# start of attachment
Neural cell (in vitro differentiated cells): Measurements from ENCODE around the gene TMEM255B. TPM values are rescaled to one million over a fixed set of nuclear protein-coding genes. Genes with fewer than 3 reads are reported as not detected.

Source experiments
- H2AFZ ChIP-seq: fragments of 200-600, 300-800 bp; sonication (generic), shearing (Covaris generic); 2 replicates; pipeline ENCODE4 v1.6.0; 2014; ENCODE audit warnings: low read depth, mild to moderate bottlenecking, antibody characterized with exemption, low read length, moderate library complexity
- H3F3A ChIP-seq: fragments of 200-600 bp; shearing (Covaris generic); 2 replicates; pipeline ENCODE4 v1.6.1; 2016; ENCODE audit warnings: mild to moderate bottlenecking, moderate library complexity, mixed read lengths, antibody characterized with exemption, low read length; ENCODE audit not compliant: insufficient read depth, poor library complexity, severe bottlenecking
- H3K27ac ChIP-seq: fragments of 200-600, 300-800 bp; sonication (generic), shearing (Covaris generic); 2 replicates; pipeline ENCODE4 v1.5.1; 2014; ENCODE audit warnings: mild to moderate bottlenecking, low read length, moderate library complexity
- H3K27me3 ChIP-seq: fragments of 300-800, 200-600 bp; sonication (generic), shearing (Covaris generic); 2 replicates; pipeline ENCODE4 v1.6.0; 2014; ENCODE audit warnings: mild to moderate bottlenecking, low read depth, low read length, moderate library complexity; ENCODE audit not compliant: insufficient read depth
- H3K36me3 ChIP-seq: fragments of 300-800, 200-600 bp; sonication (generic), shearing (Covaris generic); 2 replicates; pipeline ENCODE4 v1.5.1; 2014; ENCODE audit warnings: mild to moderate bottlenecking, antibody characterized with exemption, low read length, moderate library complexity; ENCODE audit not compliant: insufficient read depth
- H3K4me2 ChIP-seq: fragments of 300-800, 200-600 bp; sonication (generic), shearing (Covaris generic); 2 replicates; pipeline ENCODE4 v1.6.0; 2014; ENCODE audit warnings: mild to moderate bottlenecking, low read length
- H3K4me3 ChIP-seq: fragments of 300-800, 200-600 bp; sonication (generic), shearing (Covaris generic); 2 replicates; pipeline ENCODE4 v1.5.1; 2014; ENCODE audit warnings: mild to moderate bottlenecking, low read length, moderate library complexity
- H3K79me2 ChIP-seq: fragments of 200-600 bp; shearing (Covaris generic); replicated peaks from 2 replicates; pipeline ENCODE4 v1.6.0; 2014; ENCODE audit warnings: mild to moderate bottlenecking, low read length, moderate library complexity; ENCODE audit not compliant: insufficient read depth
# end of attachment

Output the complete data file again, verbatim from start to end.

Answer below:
Neural cell (in vitro differentiated cells): Measurements from ENCODE around the gene TMEM255B. TPM values are rescaled to one million over a fixed set of nuclear protein-coding genes. Genes with fewer than 3 reads are reported as not detected.

Source experiments
- H2AFZ ChIP-seq: fragments of 200-600, 300-800 bp; sonication (generic), shearing (Covaris generic); 2 replicates; pipeline ENCODE4 v1.6.0; 2014; ENCODE audit warnings: low read depth, mild to moderate bottlenecking, antibody characterized with exemption, low read length, moderate library complexity
- H3F3A ChIP-seq: fragments of 200-600 bp; shearing (Covaris generic); 2 replicates; pipeline ENCODE4 v1.6.1; 2016; ENCODE audit warnings: mild to moderate bottlenecking, moderate library complexity, mixed read lengths, antibody characterized with exemption, low read length; ENCODE audit not compliant: insufficient read depth, poor library complexity, severe bottlenecking
- H3K27ac ChIP-seq: fragments of 200-600, 300-800 bp; sonication (generic), shearing (Covaris generic); 2 replicates; pipeline ENCODE4 v1.5.1; 2014; ENCODE audit warnings: mild to moderate bottlenecking, low read length, moderate library complexity
- H3K27me3 ChIP-seq: fragments of 300-800, 200-600 bp; sonication (generic), shearing (Covaris generic); 2 replicates; pipeline ENCODE4 v1.6.0; 2014; ENCODE audit warnings: mild to moderate bottlenecking, low read depth, low read length, moderate library complexity; ENCODE audit not compliant: insufficient read depth
- H3K36me3 ChIP-seq: fragments of 300-800, 200-600 bp; sonication (generic), shearing (Covaris generic); 2 replicates; pipeline ENCODE4 v1.5.1; 2014; ENCODE audit warnings: mild to moderate bottlenecking, antibody characterized with exemption, low read length, moderate library complexity; ENCODE audit not compliant: insufficient read depth
- H3K4me2 ChIP-seq: fragments of 300-800, 200-600 bp; sonication (generic), shearing (Covaris generic); 2 replicates; pipeline ENCODE4 v1.6.0; 2014; ENCODE audit warnings: mild to moderate bottlenecking, low read length
- H3K4me3 ChIP-seq: fragments of 300-800, 200-600 bp; sonication (generic), shearing (Covaris generic); 2 replicates; pipeline ENCODE4 v1.5.1; 2014; ENCODE audit warnings: mild to moderate bottlenecking, low read length, moderate library complexity
- H3K79me2 ChIP-seq: fragments of 200-600 bp; shearing (Covaris generic); replicated peaks from 2 replicates; pipeline ENCODE4 v1.6.0; 2014; ENCODE audit warnings: mild to moderate bottlenecking, low read length, moderate library complexity; ENCODE audit not compliant: insufficient read depth